“The old masters were born and died before we even had copyright law in the Netherlands,” said Paul Keller, a copyright adviser for the Amsterdam-based instituteKennisland, who advised the Rijksmuseum on the plan. “For modern art museums, what they’re doing would be largely impossible.”
Rijksstudio has logged more than 2.17 million visitors since its service went online in October, and around 200,000 people have downloaded images. As a result, the Rijksmuseum won three international “Best of the Web” awards last month in Portland, Ore., at the annual international conference known as Museums and the Web. The prizes are based on peer evaluations by museum professionals.
Rijksstudio is unusual among digital museum projects in that it provides online tools for manipulating, changing or clipping the images, said Jennifer Trant, a co-founder of Museums on the Web. The online studio asks people to refrain from commercial uses and sells images of an even higher resolution that are more suitable for that purpose.
Museum policies on the downloading of images vary from institution to institution.
At the National Gallery in London, the collection of 2,500 artworks has been digitized and made available for academic purposes, but the museum has not provided free downloads. “Everyone understands that open access is the way to go, but organizations are in different places, and we’re facing a conflicting set of challenges,” said Charlotte Sexton, the head of digital media at the museum. “On the one hand, museums are still making money from the sale of images. That income, though, has been decreasing. You have that commercial concern butting up against this desire to go for free access.”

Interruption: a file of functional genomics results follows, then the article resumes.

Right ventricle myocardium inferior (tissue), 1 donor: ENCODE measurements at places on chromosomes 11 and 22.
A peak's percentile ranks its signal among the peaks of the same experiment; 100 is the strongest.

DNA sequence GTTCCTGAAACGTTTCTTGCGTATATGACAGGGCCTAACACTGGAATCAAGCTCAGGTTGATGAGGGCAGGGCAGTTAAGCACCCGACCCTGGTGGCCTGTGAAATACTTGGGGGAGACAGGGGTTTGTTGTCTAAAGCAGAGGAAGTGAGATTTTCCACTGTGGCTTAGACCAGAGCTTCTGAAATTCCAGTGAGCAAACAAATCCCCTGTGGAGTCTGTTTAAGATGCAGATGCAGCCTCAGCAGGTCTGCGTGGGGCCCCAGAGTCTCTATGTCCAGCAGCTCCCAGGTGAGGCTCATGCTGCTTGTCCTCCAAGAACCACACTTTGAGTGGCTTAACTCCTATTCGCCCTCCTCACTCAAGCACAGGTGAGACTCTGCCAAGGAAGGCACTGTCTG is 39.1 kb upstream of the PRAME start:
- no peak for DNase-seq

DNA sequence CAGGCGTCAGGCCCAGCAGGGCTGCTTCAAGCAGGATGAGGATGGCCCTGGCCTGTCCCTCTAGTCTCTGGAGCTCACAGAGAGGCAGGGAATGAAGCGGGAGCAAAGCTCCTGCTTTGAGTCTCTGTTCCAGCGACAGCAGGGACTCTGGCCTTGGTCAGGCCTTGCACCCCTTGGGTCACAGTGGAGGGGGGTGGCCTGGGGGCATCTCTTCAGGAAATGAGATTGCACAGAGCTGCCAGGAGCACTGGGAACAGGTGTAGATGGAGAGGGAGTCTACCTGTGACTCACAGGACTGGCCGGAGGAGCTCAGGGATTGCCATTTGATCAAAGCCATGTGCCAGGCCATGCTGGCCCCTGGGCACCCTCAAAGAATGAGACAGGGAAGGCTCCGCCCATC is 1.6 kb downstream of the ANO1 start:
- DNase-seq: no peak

The Smithsonian Institution in Washington has 137 million works in its coffers and has chosen 14 million of those for digitization, said a spokeswoman, Linda St. Thomas. It has made about 860,500 images, video clips, sound files, electronic journals and other resources available online, but the images of artworks are all low resolution — again, to discourage commercial use.
For the most part, Mr. Keller and Ms. Trant said, museums still tend to view their online collections as a kind of virtual catalog for the visitor rather than a bank of images that can be put to other uses.
But Mr. Dibbits of the Rijksmuseum maintains that letting the public take control of the images is crucial to encouraging people to commune with the collection. “The action of actually working with an image, clipping it out and paying attention to the very small details makes you remember it,” he said.
To inspire users, the Rijksmuseum invited the Dutch design cooperative Droog to create products based on its artworks. Its designers used part of a 17th-century flower still life by Jan Davidsz de Heem as a template for a tattoo, for example; it used a 3-D printer to create a white plastic replica of an ornate 16th-century centerpiece designed by the German silversmith Wenzel Jamnitzer and to adorn it with magnetic miniatures of items from the Rijksmuseum’s collection. .
Are there limits to how the Rijksmuseum’s masterpieces can be adapted? Not many, Mr. Dibbits suggested.
“If they want to have a Vermeer on their toilet paper, I’d rather have a very high-quality image of Vermeer on toilet paper than a very bad reproduction,” he said.